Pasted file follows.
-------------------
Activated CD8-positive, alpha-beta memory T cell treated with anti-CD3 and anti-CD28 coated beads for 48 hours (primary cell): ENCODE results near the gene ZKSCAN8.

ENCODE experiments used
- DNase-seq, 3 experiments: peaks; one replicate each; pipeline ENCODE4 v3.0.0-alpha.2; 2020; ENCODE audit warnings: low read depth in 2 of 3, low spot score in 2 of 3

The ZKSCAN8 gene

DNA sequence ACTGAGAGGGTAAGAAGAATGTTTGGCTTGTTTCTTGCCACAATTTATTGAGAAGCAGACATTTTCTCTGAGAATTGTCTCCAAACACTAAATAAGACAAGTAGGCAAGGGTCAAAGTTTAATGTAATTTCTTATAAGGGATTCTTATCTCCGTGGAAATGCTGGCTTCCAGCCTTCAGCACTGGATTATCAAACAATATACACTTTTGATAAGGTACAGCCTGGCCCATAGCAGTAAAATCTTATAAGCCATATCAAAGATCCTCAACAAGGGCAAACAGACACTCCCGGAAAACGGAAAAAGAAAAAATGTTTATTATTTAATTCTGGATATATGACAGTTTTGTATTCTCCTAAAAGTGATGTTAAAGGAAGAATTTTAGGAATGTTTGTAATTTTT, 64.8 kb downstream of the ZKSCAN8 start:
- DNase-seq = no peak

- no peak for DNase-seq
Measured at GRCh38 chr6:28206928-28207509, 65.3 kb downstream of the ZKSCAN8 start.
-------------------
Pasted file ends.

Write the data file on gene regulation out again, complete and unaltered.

Activated CD8-positive, alpha-beta memory T cell treated with anti-CD3 and anti-CD28 coated beads for 48 hours (primary cell): ENCODE results near the gene ZKSCAN8.

ENCODE experiments used
- DNase-seq, 3 experiments: peaks; one replicate each; pipeline ENCODE4 v3.0.0-alpha.2; 2020; ENCODE audit warnings: low read depth in 2 of 3, low spot score in 2 of 3

The ZKSCAN8 gene

DNA sequence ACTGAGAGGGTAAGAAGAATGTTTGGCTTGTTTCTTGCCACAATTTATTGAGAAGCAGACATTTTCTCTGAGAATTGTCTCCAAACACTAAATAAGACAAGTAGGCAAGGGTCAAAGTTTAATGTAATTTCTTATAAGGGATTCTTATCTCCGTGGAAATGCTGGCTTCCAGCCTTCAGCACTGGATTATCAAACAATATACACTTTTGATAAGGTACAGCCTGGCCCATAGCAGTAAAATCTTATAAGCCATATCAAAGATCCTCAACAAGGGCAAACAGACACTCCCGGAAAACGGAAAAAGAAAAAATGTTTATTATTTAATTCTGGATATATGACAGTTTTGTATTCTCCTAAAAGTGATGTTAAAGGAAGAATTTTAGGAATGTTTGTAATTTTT, 64.8 kb downstream of the ZKSCAN8 start:
- DNase-seq = no peak

- no peak for DNase-seq
Measured at GRCh38 chr6:28206928-28207509, 65.3 kb downstream of the ZKSCAN8 start.